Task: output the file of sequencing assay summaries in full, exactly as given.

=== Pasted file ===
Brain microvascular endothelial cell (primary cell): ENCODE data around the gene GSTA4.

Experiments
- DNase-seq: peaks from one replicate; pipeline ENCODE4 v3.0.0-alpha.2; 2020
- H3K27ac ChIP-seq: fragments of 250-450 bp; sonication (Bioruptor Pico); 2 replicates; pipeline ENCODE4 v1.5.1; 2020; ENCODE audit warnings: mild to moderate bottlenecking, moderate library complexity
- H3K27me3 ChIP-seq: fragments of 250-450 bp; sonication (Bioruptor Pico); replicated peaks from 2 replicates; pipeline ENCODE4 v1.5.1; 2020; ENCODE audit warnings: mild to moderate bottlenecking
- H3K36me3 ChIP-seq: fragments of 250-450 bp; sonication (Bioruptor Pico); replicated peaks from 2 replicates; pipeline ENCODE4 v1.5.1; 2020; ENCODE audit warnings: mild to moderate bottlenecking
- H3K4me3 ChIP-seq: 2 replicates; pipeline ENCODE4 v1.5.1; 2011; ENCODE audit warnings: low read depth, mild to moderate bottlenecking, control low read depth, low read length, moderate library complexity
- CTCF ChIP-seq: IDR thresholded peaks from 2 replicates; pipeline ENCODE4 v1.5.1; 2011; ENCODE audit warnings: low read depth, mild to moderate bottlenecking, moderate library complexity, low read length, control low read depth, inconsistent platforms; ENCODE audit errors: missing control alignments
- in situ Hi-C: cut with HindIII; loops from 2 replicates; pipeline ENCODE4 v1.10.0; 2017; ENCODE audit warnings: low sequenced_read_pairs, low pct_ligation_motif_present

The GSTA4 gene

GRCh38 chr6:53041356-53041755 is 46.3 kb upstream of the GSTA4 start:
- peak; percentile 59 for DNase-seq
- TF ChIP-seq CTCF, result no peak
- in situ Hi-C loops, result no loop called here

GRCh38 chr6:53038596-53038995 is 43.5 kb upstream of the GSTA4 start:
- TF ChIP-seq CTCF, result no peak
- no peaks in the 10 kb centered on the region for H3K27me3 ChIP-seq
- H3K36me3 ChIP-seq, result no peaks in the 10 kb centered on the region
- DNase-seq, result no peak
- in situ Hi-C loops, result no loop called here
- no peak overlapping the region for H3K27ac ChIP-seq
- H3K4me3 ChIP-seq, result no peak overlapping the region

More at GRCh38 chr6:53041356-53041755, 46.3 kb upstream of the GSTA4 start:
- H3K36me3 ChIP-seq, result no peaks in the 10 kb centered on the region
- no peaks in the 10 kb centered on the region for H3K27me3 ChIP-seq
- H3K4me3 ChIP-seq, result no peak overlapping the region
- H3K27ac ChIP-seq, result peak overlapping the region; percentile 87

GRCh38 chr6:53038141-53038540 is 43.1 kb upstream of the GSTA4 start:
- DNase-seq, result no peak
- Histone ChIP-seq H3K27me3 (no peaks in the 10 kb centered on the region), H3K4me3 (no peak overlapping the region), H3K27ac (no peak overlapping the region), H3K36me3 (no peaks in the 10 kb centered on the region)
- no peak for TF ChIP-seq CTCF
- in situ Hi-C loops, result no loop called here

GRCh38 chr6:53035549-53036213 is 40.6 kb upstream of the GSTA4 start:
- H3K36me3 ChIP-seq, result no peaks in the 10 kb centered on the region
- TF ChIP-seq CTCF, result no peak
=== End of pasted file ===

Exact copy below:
Brain microvascular endothelial cell (primary cell): ENCODE data around the gene GSTA4.

Experiments
- DNase-seq: peaks from one replicate; pipeline ENCODE4 v3.0.0-alpha.2; 2020
- H3K27ac ChIP-seq: fragments of 250-450 bp; sonication (Bioruptor Pico); 2 replicates; pipeline ENCODE4 v1.5.1; 2020; ENCODE audit warnings: mild to moderate bottlenecking, moderate library complexity
- H3K27me3 ChIP-seq: fragments of 250-450 bp; sonication (Bioruptor Pico); replicated peaks from 2 replicates; pipeline ENCODE4 v1.5.1; 2020; ENCODE audit warnings: mild to moderate bottlenecking
- H3K36me3 ChIP-seq: fragments of 250-450 bp; sonication (Bioruptor Pico); replicated peaks from 2 replicates; pipeline ENCODE4 v1.5.1; 2020; ENCODE audit warnings: mild to moderate bottlenecking
- H3K4me3 ChIP-seq: 2 replicates; pipeline ENCODE4 v1.5.1; 2011; ENCODE audit warnings: low read depth, mild to moderate bottlenecking, control low read depth, low read length, moderate library complexity
- CTCF ChIP-seq: IDR thresholded peaks from 2 replicates; pipeline ENCODE4 v1.5.1; 2011; ENCODE audit warnings: low read depth, mild to moderate bottlenecking, moderate library complexity, low read length, control low read depth, inconsistent platforms; ENCODE audit errors: missing control alignments
- in situ Hi-C: cut with HindIII; loops from 2 replicates; pipeline ENCODE4 v1.10.0; 2017; ENCODE audit warnings: low sequenced_read_pairs, low pct_ligation_motif_present

The GSTA4 gene

GRCh38 chr6:53041356-53041755 is 46.3 kb upstream of the GSTA4 start:
- peak; percentile 59 for DNase-seq
- TF ChIP-seq CTCF, result no peak
- in situ Hi-C loops, result no loop called here

GRCh38 chr6:53038596-53038995 is 43.5 kb upstream of the GSTA4 start:
- TF ChIP-seq CTCF, result no peak
- no peaks in the 10 kb centered on the region for H3K27me3 ChIP-seq
- H3K36me3 ChIP-seq, result no peaks in the 10 kb centered on the region
- DNase-seq, result no peak
- in situ Hi-C loops, result no loop called here
- no peak overlapping the region for H3K27ac ChIP-seq
- H3K4me3 ChIP-seq, result no peak overlapping the region

More at GRCh38 chr6:53041356-53041755, 46.3 kb upstream of the GSTA4 start:
- H3K36me3 ChIP-seq, result no peaks in the 10 kb centered on the region
- no peaks in the 10 kb centered on the region for H3K27me3 ChIP-seq
- H3K4me3 ChIP-seq, result no peak overlapping the region
- H3K27ac ChIP-seq, result peak overlapping the region; percentile 87

GRCh38 chr6:53038141-53038540 is 43.1 kb upstream of the GSTA4 start:
- DNase-seq, result no peak
- Histone ChIP-seq H3K27me3 (no peaks in the 10 kb centered on the region), H3K4me3 (no peak overlapping the region), H3K27ac (no peak overlapping the region), H3K36me3 (no peaks in the 10 kb centered on the region)
- no peak for TF ChIP-seq CTCF
- in situ Hi-C loops, result no loop called here

GRCh38 chr6:53035549-53036213 is 40.6 kb upstream of the GSTA4 start:
- H3K36me3 ChIP-seq, result no peaks in the 10 kb centered on the region
- TF ChIP-seq CTCF, result no peak